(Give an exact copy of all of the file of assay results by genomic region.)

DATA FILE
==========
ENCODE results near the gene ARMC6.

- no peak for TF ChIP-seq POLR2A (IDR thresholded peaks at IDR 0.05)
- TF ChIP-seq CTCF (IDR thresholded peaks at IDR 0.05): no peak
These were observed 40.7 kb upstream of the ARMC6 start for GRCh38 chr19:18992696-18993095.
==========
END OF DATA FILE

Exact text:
ENCODE results near the gene ARMC6.

- no peak for TF ChIP-seq POLR2A (IDR thresholded peaks at IDR 0.05)
- TF ChIP-seq CTCF (IDR thresholded peaks at IDR 0.05): no peak
These were observed 40.7 kb upstream of the ARMC6 start for GRCh38 chr19:18992696-18993095.